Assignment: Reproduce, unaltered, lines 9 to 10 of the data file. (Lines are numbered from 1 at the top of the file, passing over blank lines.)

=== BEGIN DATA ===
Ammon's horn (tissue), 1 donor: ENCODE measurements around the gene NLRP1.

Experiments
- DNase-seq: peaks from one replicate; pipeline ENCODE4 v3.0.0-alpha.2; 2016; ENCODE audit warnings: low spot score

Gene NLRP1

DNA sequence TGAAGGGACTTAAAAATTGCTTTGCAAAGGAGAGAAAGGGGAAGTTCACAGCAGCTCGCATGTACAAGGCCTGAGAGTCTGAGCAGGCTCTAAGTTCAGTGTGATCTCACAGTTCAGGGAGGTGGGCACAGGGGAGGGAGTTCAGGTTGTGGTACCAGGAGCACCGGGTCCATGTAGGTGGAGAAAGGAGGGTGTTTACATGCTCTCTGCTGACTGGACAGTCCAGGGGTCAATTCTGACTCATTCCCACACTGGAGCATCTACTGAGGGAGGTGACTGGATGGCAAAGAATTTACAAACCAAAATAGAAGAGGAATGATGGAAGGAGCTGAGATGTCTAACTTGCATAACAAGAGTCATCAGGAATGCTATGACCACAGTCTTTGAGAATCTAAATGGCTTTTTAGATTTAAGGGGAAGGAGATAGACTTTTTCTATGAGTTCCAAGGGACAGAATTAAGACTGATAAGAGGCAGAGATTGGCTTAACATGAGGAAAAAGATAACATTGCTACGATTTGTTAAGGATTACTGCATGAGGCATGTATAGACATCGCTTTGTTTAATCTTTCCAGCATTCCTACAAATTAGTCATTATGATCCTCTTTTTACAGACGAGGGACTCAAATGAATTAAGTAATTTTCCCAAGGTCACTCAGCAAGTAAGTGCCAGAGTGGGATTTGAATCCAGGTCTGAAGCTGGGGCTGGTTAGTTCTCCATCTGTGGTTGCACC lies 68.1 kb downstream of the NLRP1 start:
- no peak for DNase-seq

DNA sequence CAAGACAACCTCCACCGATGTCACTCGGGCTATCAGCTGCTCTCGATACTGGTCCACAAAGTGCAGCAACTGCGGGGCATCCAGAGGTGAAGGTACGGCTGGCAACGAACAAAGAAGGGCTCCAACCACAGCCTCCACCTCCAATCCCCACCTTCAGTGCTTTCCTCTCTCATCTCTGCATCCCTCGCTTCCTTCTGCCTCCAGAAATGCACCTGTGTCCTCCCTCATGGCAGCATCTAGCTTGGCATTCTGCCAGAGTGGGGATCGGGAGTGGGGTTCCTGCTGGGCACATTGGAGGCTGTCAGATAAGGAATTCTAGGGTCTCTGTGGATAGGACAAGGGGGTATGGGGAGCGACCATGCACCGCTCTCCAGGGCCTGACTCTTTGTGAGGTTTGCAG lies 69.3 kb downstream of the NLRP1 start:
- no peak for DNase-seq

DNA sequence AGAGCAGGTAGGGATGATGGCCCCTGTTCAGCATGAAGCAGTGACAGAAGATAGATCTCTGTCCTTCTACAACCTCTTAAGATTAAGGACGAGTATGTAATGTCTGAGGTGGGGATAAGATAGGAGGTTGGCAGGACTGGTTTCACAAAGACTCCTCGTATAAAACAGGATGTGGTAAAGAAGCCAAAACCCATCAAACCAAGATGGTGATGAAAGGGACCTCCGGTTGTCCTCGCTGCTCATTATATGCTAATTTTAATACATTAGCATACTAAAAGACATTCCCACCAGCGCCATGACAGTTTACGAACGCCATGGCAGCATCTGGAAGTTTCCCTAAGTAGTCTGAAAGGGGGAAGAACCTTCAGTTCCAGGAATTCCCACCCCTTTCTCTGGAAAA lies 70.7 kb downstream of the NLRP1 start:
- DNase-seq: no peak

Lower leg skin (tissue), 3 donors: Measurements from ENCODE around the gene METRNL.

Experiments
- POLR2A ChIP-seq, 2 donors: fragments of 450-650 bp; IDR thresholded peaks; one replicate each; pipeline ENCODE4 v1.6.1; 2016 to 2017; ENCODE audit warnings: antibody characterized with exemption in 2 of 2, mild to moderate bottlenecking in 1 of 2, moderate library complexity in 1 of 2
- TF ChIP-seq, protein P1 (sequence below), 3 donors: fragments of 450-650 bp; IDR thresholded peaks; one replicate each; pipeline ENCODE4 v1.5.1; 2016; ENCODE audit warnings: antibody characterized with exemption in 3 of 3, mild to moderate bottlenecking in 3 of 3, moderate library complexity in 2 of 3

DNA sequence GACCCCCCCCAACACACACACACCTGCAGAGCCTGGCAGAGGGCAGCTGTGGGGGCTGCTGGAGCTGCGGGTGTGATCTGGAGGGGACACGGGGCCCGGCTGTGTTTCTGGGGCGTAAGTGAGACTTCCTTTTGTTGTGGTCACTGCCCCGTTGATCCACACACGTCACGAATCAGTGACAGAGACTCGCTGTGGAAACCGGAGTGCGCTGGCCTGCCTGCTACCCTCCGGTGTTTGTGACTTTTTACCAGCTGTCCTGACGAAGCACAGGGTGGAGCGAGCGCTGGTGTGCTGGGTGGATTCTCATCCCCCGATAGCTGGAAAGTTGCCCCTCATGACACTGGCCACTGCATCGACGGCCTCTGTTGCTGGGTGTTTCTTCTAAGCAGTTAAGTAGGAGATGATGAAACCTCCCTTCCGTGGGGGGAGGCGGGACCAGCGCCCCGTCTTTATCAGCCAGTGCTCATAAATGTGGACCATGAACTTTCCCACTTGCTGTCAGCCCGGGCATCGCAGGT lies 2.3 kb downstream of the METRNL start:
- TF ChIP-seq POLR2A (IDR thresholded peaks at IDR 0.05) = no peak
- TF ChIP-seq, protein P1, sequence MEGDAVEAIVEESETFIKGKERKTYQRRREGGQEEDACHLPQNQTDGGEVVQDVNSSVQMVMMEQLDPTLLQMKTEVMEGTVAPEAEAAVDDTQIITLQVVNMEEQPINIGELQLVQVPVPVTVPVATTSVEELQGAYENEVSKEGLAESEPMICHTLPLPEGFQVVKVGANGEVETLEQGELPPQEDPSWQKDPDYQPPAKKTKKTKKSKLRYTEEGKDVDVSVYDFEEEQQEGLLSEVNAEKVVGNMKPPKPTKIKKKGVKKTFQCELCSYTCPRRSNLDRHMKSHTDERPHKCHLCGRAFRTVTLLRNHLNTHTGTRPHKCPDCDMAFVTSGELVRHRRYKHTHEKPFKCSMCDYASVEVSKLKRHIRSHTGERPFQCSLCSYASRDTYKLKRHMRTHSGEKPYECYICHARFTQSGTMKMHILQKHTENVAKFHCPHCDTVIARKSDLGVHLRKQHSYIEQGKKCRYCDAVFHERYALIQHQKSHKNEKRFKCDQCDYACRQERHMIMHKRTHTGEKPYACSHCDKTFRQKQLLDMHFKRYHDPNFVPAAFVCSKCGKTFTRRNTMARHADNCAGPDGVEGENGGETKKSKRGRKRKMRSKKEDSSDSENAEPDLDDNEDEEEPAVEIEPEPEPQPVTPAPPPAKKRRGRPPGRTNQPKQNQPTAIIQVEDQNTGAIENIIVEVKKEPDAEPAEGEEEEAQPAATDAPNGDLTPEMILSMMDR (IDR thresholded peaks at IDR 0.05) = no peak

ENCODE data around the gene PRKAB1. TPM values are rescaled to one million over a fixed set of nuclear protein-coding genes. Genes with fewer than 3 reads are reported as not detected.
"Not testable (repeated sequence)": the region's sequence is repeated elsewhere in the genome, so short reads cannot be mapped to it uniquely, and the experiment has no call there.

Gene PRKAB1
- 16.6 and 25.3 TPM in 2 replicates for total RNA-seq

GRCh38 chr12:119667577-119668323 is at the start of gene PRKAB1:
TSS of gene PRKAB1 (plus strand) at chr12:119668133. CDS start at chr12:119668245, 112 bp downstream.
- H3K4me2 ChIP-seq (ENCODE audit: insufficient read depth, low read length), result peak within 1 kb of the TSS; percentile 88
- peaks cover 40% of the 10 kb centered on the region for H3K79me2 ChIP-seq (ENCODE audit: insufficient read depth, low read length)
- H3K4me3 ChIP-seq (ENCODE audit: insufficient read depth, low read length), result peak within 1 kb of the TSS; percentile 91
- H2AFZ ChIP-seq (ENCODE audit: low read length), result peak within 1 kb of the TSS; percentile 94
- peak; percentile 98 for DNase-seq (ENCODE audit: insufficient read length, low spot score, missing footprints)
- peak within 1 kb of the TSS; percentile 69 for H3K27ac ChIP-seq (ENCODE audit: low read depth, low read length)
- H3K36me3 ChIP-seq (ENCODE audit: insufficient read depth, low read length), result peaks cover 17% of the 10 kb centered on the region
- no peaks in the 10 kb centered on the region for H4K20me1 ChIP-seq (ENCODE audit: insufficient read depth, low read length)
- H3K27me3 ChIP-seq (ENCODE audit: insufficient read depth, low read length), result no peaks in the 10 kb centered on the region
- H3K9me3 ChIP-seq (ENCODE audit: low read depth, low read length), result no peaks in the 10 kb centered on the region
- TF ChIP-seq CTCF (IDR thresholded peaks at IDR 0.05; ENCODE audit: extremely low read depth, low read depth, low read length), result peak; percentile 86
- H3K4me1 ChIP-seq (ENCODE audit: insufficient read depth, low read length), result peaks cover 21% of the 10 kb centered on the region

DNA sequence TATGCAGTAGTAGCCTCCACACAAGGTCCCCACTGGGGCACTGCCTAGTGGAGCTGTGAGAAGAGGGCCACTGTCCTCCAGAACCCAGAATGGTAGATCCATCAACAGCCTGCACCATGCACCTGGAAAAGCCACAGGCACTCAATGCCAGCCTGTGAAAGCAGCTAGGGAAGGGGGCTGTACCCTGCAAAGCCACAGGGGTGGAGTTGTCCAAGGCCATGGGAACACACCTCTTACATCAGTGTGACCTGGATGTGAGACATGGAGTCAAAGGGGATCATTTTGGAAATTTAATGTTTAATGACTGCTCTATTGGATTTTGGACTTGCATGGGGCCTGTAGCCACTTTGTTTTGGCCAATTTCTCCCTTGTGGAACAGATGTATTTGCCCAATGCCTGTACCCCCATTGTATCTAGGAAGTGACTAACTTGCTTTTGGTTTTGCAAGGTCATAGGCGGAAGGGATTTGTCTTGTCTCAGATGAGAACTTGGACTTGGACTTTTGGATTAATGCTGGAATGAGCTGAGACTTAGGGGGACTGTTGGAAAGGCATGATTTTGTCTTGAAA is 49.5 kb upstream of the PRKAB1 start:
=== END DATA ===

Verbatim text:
DNA sequence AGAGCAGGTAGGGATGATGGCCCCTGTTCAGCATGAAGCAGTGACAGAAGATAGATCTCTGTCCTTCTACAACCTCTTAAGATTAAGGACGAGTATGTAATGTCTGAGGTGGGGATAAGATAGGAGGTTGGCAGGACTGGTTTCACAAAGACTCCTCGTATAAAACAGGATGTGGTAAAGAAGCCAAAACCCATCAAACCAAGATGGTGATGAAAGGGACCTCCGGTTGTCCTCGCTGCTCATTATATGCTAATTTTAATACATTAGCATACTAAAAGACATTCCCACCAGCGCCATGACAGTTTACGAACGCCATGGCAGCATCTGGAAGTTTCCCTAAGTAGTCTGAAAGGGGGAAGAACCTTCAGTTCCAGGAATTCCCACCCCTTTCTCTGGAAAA lies 70.7 kb downstream of the NLRP1 start:
- DNase-seq: no peak